All beauty, no substance? China’s ‘robot goddess’ Jiajia tongue-tied in live interview in English
Developer says live-streamed talk with US journalist went fairly well, but observers in China say robot needs to go back to drawing board
China’s home-grown humanoid robot Jia Jia fared poorly in her first English-language live “interview” with an American journalist on Monday morning.
The robot stumbled over basic questions in her conversation with Kevin Kelly, co-founder of the tech magazine Wired. The interview was conducted through Skype from the University of Science and Technology of China in Hefei, Anhui province.
Adorned with long black hair and traditional Chinese garb, Jiajia was able to realistically blink and smile throughout the dialogue, but largely failed to answer the questions Kelly posed, speaking after seconds-long delays.
For instance, she was unable to respond to questions about the number of letters in the English alphabet, and answered a question about the Great Wall’s location in China with the reply: “China”.
And when Kelly, who has written extensively about robotics and artificial intelligence, asked Jiajia if she could talk about him, the robot gave an incoherent reply.
Researchers at the Hefei university spent about three years developing the humanoid robot, giving her the ability to interact with humans and to understand human languages.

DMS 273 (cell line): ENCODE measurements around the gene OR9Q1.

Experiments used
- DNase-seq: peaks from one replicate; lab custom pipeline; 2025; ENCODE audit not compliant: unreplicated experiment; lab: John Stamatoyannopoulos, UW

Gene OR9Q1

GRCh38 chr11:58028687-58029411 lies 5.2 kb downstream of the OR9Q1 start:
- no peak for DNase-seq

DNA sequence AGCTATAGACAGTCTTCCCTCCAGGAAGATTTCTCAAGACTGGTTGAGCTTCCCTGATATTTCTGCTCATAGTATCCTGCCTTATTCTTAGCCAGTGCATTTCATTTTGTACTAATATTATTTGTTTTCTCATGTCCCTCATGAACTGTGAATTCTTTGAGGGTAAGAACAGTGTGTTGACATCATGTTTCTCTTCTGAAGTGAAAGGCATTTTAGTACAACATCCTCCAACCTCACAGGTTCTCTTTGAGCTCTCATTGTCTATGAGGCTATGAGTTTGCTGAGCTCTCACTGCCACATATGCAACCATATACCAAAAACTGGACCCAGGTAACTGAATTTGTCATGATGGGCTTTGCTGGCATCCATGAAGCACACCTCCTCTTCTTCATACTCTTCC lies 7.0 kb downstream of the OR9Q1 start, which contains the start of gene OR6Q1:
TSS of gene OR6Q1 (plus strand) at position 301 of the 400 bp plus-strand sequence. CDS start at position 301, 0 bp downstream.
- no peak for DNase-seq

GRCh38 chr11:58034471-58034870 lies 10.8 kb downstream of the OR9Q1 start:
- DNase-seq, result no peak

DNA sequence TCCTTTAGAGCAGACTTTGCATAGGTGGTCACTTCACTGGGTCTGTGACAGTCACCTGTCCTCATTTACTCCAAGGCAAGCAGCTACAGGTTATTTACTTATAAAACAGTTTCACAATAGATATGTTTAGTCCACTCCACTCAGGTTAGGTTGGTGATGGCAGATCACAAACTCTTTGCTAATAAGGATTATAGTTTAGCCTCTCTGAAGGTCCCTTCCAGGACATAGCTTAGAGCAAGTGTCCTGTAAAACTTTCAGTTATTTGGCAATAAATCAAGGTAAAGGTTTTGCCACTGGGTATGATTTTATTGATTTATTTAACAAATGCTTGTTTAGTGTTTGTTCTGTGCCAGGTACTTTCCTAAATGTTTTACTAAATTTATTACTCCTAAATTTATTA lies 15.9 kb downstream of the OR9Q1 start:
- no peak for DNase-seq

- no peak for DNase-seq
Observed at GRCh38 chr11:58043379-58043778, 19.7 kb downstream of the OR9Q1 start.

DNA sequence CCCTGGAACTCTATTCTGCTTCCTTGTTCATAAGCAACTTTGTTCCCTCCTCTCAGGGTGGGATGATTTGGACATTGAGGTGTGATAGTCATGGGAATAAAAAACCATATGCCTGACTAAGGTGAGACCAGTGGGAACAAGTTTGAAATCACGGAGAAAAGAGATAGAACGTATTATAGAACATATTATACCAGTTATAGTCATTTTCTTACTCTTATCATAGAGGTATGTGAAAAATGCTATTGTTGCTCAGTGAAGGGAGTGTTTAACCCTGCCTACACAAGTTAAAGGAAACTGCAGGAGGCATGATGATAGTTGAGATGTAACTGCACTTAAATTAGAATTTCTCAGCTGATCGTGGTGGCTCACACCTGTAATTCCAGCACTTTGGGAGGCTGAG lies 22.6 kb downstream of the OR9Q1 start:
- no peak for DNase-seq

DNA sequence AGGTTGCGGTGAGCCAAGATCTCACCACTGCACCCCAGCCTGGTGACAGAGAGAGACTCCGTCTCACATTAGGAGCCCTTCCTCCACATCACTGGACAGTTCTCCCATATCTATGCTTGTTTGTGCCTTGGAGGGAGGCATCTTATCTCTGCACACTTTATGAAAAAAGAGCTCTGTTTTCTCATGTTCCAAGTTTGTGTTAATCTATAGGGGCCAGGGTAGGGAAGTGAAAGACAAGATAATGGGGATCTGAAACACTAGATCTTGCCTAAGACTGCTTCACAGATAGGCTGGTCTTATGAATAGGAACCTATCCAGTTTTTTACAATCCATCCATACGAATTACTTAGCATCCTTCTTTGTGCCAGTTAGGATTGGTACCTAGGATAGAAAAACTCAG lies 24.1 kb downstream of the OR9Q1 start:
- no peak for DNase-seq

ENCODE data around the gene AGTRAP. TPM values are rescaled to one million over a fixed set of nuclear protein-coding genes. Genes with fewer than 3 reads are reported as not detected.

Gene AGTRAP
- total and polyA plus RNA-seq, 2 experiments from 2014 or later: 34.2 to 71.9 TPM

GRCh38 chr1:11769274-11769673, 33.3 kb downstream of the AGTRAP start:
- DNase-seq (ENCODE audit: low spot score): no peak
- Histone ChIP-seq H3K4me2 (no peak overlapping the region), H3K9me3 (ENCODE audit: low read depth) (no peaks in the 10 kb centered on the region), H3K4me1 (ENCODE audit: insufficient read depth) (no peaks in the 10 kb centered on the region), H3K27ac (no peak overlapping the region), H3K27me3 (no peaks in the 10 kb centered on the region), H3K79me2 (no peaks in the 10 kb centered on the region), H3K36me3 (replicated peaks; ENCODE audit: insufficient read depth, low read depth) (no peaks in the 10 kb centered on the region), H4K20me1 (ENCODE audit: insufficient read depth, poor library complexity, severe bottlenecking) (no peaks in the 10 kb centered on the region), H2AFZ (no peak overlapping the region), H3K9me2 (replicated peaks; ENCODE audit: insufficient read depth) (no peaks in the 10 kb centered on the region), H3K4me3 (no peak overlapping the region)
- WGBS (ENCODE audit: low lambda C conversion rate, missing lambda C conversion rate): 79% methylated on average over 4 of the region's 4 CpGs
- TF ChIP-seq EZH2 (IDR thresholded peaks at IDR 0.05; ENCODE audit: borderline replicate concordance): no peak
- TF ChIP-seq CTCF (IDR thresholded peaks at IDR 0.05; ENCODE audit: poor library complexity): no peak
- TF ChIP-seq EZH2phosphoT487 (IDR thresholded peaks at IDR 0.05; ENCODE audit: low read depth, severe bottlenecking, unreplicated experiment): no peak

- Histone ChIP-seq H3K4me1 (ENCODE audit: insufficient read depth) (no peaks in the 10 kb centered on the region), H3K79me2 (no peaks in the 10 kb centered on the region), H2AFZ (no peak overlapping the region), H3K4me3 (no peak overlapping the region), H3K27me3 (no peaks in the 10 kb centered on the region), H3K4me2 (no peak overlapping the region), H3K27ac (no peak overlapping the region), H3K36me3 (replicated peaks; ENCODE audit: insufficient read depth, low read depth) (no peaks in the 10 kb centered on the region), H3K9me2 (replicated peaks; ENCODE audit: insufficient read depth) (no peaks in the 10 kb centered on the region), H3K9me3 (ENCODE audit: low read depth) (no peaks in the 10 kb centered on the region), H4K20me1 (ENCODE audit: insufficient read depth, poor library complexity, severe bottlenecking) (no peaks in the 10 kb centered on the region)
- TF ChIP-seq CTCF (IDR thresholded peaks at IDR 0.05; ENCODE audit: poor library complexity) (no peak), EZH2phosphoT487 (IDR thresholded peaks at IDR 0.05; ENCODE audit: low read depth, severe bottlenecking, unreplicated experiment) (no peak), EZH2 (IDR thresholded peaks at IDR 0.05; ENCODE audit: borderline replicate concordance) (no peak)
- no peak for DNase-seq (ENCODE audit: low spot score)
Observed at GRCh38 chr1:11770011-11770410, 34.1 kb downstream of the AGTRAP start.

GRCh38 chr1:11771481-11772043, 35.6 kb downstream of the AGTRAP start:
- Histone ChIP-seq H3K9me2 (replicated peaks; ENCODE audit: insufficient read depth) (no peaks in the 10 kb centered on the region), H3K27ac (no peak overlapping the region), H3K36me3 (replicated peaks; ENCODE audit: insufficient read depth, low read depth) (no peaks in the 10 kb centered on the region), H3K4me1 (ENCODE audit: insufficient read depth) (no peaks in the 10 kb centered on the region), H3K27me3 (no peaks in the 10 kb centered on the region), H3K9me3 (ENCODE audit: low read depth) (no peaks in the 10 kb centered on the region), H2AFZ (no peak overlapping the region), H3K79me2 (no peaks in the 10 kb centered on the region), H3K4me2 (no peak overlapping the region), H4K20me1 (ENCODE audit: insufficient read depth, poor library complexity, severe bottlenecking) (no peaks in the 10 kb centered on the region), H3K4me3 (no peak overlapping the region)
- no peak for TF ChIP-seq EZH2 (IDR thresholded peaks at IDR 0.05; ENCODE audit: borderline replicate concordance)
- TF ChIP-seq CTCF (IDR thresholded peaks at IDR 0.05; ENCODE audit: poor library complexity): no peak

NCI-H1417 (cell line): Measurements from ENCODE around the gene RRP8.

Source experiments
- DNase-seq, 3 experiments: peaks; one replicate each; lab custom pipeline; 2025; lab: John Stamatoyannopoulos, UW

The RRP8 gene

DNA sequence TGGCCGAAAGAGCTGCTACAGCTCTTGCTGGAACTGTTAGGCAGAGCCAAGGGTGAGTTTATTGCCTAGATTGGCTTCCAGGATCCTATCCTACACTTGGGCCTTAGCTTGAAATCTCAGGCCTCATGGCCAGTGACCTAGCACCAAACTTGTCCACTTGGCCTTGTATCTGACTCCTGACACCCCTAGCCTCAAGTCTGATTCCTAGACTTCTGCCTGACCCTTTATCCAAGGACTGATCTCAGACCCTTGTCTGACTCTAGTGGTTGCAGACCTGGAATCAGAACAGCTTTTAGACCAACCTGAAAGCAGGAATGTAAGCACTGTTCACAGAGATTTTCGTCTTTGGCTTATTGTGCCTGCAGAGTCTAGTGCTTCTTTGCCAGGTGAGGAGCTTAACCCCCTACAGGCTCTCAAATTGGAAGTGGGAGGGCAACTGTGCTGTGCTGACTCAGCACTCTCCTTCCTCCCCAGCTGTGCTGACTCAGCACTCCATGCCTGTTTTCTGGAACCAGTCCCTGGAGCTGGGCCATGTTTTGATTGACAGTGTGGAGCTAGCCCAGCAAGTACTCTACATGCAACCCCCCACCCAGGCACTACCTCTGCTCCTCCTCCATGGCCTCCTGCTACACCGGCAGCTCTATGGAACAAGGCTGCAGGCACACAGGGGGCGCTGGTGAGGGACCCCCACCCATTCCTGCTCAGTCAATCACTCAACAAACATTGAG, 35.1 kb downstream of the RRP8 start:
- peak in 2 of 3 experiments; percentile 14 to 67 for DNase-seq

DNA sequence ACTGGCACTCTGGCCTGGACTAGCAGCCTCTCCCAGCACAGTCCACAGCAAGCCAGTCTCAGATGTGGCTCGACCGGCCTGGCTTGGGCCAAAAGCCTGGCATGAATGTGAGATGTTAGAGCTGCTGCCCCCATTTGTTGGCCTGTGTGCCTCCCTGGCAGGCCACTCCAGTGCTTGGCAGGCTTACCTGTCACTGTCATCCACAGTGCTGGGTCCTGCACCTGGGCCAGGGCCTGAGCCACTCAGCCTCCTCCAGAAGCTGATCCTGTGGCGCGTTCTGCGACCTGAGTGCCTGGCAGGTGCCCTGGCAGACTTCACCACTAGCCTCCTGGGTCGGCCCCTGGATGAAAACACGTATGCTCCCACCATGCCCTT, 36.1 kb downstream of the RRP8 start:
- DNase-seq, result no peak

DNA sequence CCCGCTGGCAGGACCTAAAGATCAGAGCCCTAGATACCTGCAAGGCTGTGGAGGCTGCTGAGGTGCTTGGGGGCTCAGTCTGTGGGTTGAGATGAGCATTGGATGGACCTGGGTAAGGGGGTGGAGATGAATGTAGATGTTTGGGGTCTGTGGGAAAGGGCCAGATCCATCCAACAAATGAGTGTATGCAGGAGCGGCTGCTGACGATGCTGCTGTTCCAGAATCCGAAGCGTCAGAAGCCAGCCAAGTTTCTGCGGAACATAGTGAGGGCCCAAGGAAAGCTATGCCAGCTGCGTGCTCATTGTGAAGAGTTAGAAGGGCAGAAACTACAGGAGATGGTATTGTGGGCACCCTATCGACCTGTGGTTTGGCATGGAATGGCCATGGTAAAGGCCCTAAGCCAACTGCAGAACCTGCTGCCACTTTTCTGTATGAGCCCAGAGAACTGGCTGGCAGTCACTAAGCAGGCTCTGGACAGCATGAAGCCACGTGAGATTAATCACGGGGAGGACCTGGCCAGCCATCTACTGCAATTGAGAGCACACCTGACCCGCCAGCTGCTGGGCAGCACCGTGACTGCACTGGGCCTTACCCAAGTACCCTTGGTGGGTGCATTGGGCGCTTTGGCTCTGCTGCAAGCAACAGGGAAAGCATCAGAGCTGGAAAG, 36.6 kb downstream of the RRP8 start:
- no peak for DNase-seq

The machine’s appearance was modelled after the features of five women from the university, with the aim of ensuring the robot turned out “attractive” according to a report from The Beijing News last year.
Chinese internet users have since dubbed Jiajia a “robot goddess”.
After the Skype interview on Monday, Chen Xiaoping, leader of the team developing Jiajia, said the robot was asked some “challenging” questions and failed to answer some, but was mostly able to give “good answers”.
“There were some delays due to the [Skype] network. Apart from that, I think the conversation was successful,” he said.
But users watching the conversation in a live stream from Xinhua expressed disappointment about Jiajia’s inability to engage in basic conversation.
“It does not work!” one commented.
“It needs some major revamping,” another said.
Some noted that Jiajia did not measure up to other artificial intelligence conversationalists, such as Apple’s smart programme Siri or Amazon’s intelligent assistant Alexa.
Earlier on in Monday’s live stream, Jiajia was able to converse with Xinhua reporter Xiong Maoling.
Answering a question about whether or not she is the most beautiful person in the world, she responded with a cheeky: “Maybe, I’m not sure.”
Asked about her age, Jiajia moved her head back and forth slowly, before intoning: “It’s a secret.”
In a separate interview via Xinhua, Jiajia reminded people: “I’m a robot. But I’m as smart as you humans.”